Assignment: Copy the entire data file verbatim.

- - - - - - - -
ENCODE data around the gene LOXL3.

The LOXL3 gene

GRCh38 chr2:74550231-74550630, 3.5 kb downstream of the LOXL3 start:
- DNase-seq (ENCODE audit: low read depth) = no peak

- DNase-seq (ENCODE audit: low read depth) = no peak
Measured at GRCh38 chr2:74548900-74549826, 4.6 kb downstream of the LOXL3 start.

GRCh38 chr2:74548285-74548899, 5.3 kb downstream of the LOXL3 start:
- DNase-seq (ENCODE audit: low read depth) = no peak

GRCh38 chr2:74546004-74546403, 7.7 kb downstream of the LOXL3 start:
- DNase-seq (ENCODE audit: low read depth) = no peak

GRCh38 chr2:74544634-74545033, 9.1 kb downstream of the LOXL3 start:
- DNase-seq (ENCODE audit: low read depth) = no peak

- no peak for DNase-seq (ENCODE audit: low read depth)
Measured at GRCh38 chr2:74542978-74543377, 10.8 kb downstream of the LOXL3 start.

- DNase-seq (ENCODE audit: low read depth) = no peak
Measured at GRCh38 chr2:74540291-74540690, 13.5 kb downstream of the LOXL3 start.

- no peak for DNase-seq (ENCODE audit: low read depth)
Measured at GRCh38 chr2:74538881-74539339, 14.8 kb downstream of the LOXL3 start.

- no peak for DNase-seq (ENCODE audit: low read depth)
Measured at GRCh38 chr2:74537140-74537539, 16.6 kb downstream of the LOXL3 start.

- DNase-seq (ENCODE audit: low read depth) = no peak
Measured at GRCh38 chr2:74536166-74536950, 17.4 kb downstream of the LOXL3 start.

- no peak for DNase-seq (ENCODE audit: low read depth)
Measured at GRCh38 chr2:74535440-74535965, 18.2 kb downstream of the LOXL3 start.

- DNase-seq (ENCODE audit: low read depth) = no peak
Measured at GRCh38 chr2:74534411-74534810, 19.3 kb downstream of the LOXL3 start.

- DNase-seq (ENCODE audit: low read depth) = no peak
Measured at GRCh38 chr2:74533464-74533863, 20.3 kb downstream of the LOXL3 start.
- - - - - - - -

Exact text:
ENCODE data around the gene LOXL3.

The LOXL3 gene

GRCh38 chr2:74550231-74550630, 3.5 kb downstream of the LOXL3 start:
- DNase-seq (ENCODE audit: low read depth) = no peak

- DNase-seq (ENCODE audit: low read depth) = no peak
Measured at GRCh38 chr2:74548900-74549826, 4.6 kb downstream of the LOXL3 start.

GRCh38 chr2:74548285-74548899, 5.3 kb downstream of the LOXL3 start:
- DNase-seq (ENCODE audit: low read depth) = no peak

GRCh38 chr2:74546004-74546403, 7.7 kb downstream of the LOXL3 start:
- DNase-seq (ENCODE audit: low read depth) = no peak

GRCh38 chr2:74544634-74545033, 9.1 kb downstream of the LOXL3 start:
- DNase-seq (ENCODE audit: low read depth) = no peak

- no peak for DNase-seq (ENCODE audit: low read depth)
Measured at GRCh38 chr2:74542978-74543377, 10.8 kb downstream of the LOXL3 start.

- DNase-seq (ENCODE audit: low read depth) = no peak
Measured at GRCh38 chr2:74540291-74540690, 13.5 kb downstream of the LOXL3 start.

- no peak for DNase-seq (ENCODE audit: low read depth)
Measured at GRCh38 chr2:74538881-74539339, 14.8 kb downstream of the LOXL3 start.

- no peak for DNase-seq (ENCODE audit: low read depth)
Measured at GRCh38 chr2:74537140-74537539, 16.6 kb downstream of the LOXL3 start.

- DNase-seq (ENCODE audit: low read depth) = no peak
Measured at GRCh38 chr2:74536166-74536950, 17.4 kb downstream of the LOXL3 start.

- no peak for DNase-seq (ENCODE audit: low read depth)
Measured at GRCh38 chr2:74535440-74535965, 18.2 kb downstream of the LOXL3 start.

- DNase-seq (ENCODE audit: low read depth) = no peak
Measured at GRCh38 chr2:74534411-74534810, 19.3 kb downstream of the LOXL3 start.

- DNase-seq (ENCODE audit: low read depth) = no peak
Measured at GRCh38 chr2:74533464-74533863, 20.3 kb downstream of the LOXL3 start.